“What was put out for consultation was more prudent than what we as supervisors would have liked,” he says.

And while he acknowledges that Ceiops’ “main objective is the protection of policyholders”, the European insurance sector’s wider competitiveness is an “important factor to be borne in mind”. The industry runs in Montalvo’s blood – his grandfather was the chair of a prominent Spanish mutual.

“We need to find a balance. You can say that supervisors were too prudent in terms of capital requirement, but do we want to go to the other side of the pendulum and have an under-capitalised system?”

Noting the intense pressure on the banking system to introduce greater prudence, he suggests that it is better for the insurance sector to come up with a solution that is not driven by politicians.

“A non-prudent system is a time bomb when times are harsh. That would have future implications for the insurance sector, which would affect the good guys and the bad guys. It would have a devastating impact on policyholders and would probably lead to a political reaction.

“We don’t want a system that is insufficiently prudent. It’s in the best interests of everybody that we find a balance and create a system that does not need to be reviewed.”

If the pilot can demonstrate insurers’ ability to meet the directive’s test of 99.5% solvency over a 100-year period, he will be happy.

But Solvency II, while a massive undertaking, is not the only issue in Montalvo’s in-tray. Later this year, the organisation will be put on to a more formal footing when it mutates into the European Insurance and Occupational Pensions Authority (Eiopa).

Montalvo, who will take over the top job at the new body, says the authority will have stronger powers than the present, looser arrangements.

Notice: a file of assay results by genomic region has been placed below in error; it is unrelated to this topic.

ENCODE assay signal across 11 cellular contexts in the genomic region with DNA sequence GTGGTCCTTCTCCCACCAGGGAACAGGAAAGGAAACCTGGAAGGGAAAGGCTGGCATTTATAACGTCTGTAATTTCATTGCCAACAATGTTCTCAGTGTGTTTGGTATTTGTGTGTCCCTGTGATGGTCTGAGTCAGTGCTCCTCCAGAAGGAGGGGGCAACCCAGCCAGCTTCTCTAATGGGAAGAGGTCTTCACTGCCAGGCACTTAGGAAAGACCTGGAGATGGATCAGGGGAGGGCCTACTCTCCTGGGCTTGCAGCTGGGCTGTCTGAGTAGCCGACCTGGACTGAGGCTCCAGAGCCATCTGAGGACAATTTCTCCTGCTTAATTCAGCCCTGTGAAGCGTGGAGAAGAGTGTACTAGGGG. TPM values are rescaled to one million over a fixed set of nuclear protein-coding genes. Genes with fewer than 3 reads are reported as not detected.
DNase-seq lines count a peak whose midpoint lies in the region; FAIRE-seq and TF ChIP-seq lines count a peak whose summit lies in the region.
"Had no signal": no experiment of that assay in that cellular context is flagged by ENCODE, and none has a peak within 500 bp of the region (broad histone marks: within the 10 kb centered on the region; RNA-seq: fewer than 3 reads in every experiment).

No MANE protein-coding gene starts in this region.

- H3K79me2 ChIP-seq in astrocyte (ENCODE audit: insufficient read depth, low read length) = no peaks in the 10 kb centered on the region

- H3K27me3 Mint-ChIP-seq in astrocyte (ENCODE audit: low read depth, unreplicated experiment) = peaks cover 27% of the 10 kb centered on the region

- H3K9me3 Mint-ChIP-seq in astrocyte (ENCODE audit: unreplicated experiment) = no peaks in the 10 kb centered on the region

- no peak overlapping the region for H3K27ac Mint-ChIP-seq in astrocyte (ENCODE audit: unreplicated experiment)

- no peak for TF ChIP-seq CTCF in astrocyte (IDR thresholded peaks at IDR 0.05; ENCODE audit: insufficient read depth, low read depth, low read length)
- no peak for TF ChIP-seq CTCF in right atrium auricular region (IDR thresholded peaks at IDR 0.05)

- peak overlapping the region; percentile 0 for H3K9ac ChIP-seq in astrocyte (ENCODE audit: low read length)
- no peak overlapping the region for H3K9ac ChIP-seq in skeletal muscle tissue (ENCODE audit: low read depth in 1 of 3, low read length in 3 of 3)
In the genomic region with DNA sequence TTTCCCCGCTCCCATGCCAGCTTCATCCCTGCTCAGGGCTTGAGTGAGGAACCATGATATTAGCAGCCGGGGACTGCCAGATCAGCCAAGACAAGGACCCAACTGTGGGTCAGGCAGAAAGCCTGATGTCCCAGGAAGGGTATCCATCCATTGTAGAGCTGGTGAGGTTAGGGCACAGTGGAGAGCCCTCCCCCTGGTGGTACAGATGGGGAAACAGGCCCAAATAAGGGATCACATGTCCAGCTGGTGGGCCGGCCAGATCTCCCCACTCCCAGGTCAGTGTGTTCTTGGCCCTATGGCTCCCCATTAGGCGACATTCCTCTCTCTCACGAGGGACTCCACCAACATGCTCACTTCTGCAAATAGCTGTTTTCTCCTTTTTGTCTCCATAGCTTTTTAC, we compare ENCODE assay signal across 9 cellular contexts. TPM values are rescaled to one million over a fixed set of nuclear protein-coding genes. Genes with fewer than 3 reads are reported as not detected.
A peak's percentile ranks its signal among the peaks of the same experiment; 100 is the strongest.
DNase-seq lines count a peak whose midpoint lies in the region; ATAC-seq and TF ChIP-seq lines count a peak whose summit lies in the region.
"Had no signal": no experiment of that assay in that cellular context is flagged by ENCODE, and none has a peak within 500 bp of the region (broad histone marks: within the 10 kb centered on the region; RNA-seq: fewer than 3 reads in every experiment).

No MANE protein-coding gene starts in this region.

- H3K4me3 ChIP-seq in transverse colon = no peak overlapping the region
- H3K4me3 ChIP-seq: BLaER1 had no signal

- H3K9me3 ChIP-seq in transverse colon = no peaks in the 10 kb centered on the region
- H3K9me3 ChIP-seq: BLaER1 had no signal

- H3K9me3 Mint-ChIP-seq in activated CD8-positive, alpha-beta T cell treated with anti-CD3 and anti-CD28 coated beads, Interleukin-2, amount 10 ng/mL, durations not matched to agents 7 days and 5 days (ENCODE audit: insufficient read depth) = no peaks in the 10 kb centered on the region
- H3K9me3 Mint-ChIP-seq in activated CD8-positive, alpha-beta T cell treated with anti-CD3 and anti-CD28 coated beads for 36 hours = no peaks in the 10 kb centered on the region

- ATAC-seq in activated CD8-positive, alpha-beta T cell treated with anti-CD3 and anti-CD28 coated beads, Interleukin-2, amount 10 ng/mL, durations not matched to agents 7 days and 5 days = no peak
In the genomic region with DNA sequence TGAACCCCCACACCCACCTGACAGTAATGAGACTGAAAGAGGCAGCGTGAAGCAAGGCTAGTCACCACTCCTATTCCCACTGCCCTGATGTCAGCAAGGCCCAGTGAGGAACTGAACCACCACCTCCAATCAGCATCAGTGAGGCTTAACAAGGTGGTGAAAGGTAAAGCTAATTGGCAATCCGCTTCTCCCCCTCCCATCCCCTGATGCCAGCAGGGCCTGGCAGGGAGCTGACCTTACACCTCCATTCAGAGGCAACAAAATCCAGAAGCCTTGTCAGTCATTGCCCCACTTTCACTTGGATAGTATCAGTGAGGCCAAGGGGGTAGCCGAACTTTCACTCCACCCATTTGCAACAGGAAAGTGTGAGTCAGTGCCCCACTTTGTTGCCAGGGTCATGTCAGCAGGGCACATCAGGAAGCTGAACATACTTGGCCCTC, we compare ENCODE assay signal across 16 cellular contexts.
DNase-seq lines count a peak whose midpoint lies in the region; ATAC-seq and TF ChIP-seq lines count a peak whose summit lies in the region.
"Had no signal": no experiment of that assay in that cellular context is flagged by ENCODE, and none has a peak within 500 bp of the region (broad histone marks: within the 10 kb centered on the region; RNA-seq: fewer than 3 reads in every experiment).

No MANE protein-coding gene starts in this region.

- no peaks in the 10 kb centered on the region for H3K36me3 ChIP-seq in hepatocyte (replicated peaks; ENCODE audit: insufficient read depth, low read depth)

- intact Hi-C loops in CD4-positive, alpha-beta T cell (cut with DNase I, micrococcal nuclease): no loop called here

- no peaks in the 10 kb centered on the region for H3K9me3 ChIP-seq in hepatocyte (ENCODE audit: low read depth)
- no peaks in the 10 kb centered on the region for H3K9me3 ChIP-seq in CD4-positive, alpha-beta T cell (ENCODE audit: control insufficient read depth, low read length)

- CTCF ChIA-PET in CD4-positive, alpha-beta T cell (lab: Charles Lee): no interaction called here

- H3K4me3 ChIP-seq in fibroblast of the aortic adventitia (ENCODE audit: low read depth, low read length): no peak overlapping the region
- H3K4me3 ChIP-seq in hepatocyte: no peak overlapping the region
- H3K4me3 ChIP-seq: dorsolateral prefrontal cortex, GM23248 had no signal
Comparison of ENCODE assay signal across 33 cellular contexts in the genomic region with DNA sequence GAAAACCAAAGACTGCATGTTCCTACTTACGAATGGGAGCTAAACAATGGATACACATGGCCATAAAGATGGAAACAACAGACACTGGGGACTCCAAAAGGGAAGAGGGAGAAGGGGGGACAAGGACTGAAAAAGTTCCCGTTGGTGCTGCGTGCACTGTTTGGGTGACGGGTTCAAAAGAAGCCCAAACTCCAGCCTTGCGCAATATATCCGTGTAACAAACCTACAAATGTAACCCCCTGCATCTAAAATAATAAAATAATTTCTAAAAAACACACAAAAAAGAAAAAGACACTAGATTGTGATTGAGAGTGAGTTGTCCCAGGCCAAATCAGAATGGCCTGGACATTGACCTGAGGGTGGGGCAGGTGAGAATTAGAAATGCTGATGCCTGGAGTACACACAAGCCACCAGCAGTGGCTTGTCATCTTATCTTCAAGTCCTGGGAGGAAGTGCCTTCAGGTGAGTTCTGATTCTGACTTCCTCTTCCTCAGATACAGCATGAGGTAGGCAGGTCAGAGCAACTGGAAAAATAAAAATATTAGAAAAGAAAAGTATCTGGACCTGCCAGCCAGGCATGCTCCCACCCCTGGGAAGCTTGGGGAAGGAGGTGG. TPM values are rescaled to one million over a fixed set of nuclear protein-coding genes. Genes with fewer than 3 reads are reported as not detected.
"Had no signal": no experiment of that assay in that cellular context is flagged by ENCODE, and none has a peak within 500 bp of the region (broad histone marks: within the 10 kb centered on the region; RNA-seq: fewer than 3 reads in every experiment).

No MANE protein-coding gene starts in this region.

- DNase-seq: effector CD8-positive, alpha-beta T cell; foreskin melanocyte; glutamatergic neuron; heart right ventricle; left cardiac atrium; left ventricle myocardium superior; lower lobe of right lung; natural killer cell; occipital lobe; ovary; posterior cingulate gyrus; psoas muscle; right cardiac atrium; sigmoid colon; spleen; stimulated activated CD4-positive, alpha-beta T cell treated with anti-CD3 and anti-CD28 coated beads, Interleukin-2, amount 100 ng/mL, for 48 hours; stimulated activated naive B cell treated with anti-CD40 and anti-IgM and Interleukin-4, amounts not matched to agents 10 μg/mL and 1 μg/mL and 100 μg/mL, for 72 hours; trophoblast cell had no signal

But in the meantime, Ceiops will focus on the broking sector with the revision of the Intermediaries Directive, or IMD for short. UK brokers are concerned that the shake-up will result in mandatory fees disclosure.

Montalvo is tight-lipped on what Ceiops will recommend to the commission.But he hints that the wider political climate means greater transparency is on the cards.

“There is the whole issue of the political debate that has emerged since the (financial) crisis and whether there has or hasn’t been sufficient transparency.

“Everybody, in the debate, be they consumers, regulators or brokers, agrees that there has to be more transparency. The issue is how much and what type.”

And pointing to a print of his fellow Spaniard Diego Velázquez’s painting, ‘The Toilet of Venus’, which depicts the goddess of love as a reclining nude, he observes that the industry should not fear being similarly “naked” in front of its regulator.

But Solvency II looks likely to remain the hottest topic for Montalvo.

And the prize will be worth the heartache, he insists, strongly urging insurers to participate in QIS5, which Ceiops will run.

“We want to make sure that QIS5 is successful. Solvency II is a unique opportunity to create a much higher degree of harmonisation than what we have at the moment and that can only be to the benefit of policyholders.” IT